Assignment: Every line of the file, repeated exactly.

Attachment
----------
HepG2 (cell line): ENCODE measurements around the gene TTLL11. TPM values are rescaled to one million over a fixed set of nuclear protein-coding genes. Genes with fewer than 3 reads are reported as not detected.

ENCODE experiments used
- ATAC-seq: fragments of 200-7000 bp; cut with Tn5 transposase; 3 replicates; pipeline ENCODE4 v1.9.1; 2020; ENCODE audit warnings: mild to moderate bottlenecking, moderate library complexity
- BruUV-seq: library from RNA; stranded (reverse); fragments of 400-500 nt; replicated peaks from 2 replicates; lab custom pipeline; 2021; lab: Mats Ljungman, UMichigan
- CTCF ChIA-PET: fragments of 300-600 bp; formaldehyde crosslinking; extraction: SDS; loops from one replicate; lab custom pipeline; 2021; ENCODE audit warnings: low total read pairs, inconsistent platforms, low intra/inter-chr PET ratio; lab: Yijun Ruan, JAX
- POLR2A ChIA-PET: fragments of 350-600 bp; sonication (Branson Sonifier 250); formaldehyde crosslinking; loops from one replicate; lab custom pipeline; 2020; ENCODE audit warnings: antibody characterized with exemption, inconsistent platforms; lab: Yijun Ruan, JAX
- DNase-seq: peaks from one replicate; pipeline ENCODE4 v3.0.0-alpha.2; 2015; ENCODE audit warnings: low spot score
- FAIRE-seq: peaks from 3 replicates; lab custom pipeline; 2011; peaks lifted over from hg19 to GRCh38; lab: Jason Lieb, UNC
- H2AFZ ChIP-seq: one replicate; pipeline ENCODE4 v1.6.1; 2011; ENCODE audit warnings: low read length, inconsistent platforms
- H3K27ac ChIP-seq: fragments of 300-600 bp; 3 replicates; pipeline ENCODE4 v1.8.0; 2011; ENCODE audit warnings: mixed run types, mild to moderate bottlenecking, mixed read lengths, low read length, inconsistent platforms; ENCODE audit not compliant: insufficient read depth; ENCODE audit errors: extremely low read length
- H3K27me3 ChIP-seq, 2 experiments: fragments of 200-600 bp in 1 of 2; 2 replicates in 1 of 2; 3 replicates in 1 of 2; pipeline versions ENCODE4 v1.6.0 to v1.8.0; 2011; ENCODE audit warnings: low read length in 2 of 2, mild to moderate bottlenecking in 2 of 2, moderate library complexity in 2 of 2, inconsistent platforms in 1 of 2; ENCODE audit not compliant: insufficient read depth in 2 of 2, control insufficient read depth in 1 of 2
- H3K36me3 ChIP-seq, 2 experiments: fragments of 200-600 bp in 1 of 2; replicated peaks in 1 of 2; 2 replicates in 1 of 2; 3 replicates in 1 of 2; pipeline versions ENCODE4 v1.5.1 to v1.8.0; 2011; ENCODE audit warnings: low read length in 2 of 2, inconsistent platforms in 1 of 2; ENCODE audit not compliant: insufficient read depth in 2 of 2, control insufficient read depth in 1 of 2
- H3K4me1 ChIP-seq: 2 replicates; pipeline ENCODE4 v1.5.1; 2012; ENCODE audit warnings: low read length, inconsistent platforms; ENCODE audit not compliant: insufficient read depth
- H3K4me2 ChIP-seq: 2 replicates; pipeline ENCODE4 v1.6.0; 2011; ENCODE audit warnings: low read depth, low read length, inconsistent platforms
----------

HepG2 (cell line): ENCODE measurements around the gene TTLL11. TPM values are rescaled to one million over a fixed set of nuclear protein-coding genes. Genes with fewer than 3 reads are reported as not detected.

ENCODE experiments used
- ATAC-seq: fragments of 200-7000 bp; cut with Tn5 transposase; 3 replicates; pipeline ENCODE4 v1.9.1; 2020; ENCODE audit warnings: mild to moderate bottlenecking, moderate library complexity
- BruUV-seq: library from RNA; stranded (reverse); fragments of 400-500 nt; replicated peaks from 2 replicates; lab custom pipeline; 2021; lab: Mats Ljungman, UMichigan
- CTCF ChIA-PET: fragments of 300-600 bp; formaldehyde crosslinking; extraction: SDS; loops from one replicate; lab custom pipeline; 2021; ENCODE audit warnings: low total read pairs, inconsistent platforms, low intra/inter-chr PET ratio; lab: Yijun Ruan, JAX
- POLR2A ChIA-PET: fragments of 350-600 bp; sonication (Branson Sonifier 250); formaldehyde crosslinking; loops from one replicate; lab custom pipeline; 2020; ENCODE audit warnings: antibody characterized with exemption, inconsistent platforms; lab: Yijun Ruan, JAX
- DNase-seq: peaks from one replicate; pipeline ENCODE4 v3.0.0-alpha.2; 2015; ENCODE audit warnings: low spot score
- FAIRE-seq: peaks from 3 replicates; lab custom pipeline; 2011; peaks lifted over from hg19 to GRCh38; lab: Jason Lieb, UNC
- H2AFZ ChIP-seq: one replicate; pipeline ENCODE4 v1.6.1; 2011; ENCODE audit warnings: low read length, inconsistent platforms
- H3K27ac ChIP-seq: fragments of 300-600 bp; 3 replicates; pipeline ENCODE4 v1.8.0; 2011; ENCODE audit warnings: mixed run types, mild to moderate bottlenecking, mixed read lengths, low read length, inconsistent platforms; ENCODE audit not compliant: insufficient read depth; ENCODE audit errors: extremely low read length
- H3K27me3 ChIP-seq, 2 experiments: fragments of 200-600 bp in 1 of 2; 2 replicates in 1 of 2; 3 replicates in 1 of 2; pipeline versions ENCODE4 v1.6.0 to v1.8.0; 2011; ENCODE audit warnings: low read length in 2 of 2, mild to moderate bottlenecking in 2 of 2, moderate library complexity in 2 of 2, inconsistent platforms in 1 of 2; ENCODE audit not compliant: insufficient read depth in 2 of 2, control insufficient read depth in 1 of 2
- H3K36me3 ChIP-seq, 2 experiments: fragments of 200-600 bp in 1 of 2; replicated peaks in 1 of 2; 2 replicates in 1 of 2; 3 replicates in 1 of 2; pipeline versions ENCODE4 v1.5.1 to v1.8.0; 2011; ENCODE audit warnings: low read length in 2 of 2, inconsistent platforms in 1 of 2; ENCODE audit not compliant: insufficient read depth in 2 of 2, control insufficient read depth in 1 of 2
- H3K4me1 ChIP-seq: 2 replicates; pipeline ENCODE4 v1.5.1; 2012; ENCODE audit warnings: low read length, inconsistent platforms; ENCODE audit not compliant: insufficient read depth
- H3K4me2 ChIP-seq: 2 replicates; pipeline ENCODE4 v1.6.0; 2011; ENCODE audit warnings: low read depth, low read length, inconsistent platforms